“Petrushka”

March 29, 2018 in Uncategorized by aogunmok

translated, from the Spanish, by Ayden LeRoux

Like an therld sailor, he scans the horizon with his binoculars. He doesn’t look at the blue horizon line though; his eyes follow the serpentine sketch of the road that crosses through the hills that lay in front of his house. The red Volkswagen weaves by.

Although his binoculars are the strongest from the market, he cannot discern who drives the car. He only sees the car, but that doesn’t matter. He knows that in seconds he won’t be able to see the car anymore; it will disappear from his field of vision until another day, or perhaps forever. Two more curves and the tunnel will have swallowed the car. One more curve before the succession of tunnels that cross the hills of the coast, a curve that meant a saved life, carved out by men who were “lucky” to be spared by war, but then forced to dig the tunnels nearly with their nails. That tunnel had nothing special to differentiate it from the rest of the 20 tunnels that he knew so well. Each minute, each second, a car crossed the road and disappeared below the earth. The strange thing would be not seeing a car on that road that was so well travelled. But the expectation was there, waiting for the red Volkswagen to slowly come closer, until being devoured by the tunnel.

This morning the red Volkswagen arrives fifteen minutes late, but travelling at the same speed as always. If all went the same, it would slow down a little bit before entering the tunnel and then disappear. It seemed strange that the Volkswagen didn’t accelerate even though it was fifteen minutes late. If the car didn’t try to hurry, without a doubt it would arrive late to wherever it wanted to go.

From the first moment that the binoculars focused on the vehicle, it was clear that the car was driven by a woman, or he desired it to be that way. Frankly, it was a pleasant surprise that the Volkswagen came back a second day, and even more delightful that it came back on the third day…at first he examined every last detail of the car, trying to convince himself that it really was the same one. Once he became convinced, that car became his motive to set the alarm clock at the same time each night before going to sleep, like he had a destination to return to each morning, like that red Volkswagen.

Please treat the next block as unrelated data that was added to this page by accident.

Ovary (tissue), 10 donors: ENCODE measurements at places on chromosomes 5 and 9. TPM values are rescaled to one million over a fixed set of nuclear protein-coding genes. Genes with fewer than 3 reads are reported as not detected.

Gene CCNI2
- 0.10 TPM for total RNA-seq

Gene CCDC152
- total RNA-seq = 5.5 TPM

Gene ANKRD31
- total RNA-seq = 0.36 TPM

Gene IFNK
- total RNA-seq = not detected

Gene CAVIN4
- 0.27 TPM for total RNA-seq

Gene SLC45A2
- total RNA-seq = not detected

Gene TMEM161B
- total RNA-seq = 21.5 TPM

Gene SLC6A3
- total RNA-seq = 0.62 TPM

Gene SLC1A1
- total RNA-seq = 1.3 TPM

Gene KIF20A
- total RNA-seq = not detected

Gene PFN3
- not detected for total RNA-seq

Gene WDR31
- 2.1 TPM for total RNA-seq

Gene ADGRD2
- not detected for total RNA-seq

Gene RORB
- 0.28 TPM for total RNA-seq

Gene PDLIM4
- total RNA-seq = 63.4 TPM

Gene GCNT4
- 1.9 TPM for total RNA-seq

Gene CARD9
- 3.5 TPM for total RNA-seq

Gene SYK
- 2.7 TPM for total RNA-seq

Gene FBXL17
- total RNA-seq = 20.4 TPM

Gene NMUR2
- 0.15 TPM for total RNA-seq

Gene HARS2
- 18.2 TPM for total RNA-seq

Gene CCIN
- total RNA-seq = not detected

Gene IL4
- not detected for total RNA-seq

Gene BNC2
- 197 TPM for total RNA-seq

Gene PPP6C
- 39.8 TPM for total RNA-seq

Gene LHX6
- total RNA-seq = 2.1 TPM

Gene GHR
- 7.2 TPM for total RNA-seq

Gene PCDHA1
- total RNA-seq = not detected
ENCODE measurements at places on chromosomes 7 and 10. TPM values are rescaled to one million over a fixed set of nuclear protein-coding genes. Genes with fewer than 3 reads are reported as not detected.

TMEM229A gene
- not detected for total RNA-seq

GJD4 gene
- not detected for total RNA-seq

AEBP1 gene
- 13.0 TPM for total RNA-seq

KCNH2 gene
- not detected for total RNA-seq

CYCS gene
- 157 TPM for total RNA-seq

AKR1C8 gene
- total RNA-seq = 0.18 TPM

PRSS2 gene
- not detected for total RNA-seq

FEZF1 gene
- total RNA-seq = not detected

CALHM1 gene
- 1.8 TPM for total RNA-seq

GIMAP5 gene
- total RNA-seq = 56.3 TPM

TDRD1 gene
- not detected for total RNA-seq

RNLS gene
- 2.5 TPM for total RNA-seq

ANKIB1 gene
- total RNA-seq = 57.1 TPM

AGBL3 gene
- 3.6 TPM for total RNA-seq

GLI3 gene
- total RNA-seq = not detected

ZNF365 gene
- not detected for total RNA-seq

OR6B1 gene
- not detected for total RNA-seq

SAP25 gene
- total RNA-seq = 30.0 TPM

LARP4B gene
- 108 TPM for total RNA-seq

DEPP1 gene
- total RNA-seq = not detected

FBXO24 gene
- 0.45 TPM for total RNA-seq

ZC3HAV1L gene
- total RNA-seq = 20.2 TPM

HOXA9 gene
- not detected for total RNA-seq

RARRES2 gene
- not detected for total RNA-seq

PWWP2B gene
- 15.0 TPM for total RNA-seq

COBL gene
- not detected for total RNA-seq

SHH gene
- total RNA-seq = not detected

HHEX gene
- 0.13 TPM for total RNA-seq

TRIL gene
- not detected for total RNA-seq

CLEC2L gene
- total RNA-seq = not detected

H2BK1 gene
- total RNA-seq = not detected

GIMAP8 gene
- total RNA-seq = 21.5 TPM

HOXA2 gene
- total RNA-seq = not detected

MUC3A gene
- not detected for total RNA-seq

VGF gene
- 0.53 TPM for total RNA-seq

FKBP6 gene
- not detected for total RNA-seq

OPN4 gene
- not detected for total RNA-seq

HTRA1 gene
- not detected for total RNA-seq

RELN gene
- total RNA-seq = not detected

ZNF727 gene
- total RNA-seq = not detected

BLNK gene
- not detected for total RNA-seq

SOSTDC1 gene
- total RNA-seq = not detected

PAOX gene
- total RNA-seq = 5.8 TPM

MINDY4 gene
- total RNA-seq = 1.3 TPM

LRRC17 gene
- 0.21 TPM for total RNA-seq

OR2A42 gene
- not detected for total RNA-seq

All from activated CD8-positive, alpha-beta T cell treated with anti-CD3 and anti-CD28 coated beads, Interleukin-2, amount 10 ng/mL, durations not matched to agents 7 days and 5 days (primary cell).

It was all ritual. He got up an hour before, showered, shaved and got dressed as if he had a date with someone he wanted to impress. After breakfast, when he had drained the last of the coffee from his cup, he noted the excitement of the moment, the uncertainty it gave his life. He unsheathed the binoculars. Slowly and carefully he cleaned the lenses, hung them around his neck and went out onto the terrace. He sat in one of the wicker chairs with his elbows on the table and focused on the road. And so he waited.

Some days when the red Volkswagen appeared, the morning sun motivated him to get out of bed as it blinded him, hitting the windshield. The car swallowed the road until it arrived at the tunnel and when it disappeared beneath the hillside Spanish Firs, he was left with only the day and its slow hours.

He walked on the beach to the town. He walked slowly because he knew even if he hurried to the newsstand it would be too early for it to be open. Two kilometers going there slowly, two others returning much more quickly. If he spent too much time away from the house he would have an anxiety attack. Four kilometers alone, in silence.

He turns the key in the lock of the door twice and returns to his home, he pauses a few seconds in front of the calendar that hangs in one of the corners of the entrance. On the calendar, a man speaks with another in a small café. The other man quietly lights a pipe, on the table lays a crystal glass on a little plate and a book without a title. It’s the 20s. The images of period cars are painted across a revolving door, bearing witness to a time that is no more, a reminder of the car he sees each morning. At the bottom of the calendar beneath the photo, it reads “November 1992”.

He will leaf through the newspaper, review the names in the obituaries and at mid-morning, when sounds of the screams of children who play at the beach and the music of cars that stop at the plaza swell up with the sea to his balcony, then he will close the window and he will wish with all of his strength for the end of the day and this damn month. On top of the television, a calendar much smaller than the one in the entrance of his house indicated with red letters that the other lied, that its time had already passed and should be thrown out. “August, 2003”.

He will look for another box and entertain the hours that remain until evening by reviewing papers, scavenging in that past including the “November” of the old calendar. He will do anything to stay awake. Before, he was spying on the people at the beach with his binoculars, observing their gestures, their behaviors, inventing their lives, imagining that maybe one day he too would have a day like them and someone would observe him from a hidden corner and fabricate his life. They might even look at him with envy, with desire. But now he couldn’t even think of another use for the binoculars that was not in the morning finding his red Volkswagen winding rapidly to the tunnel.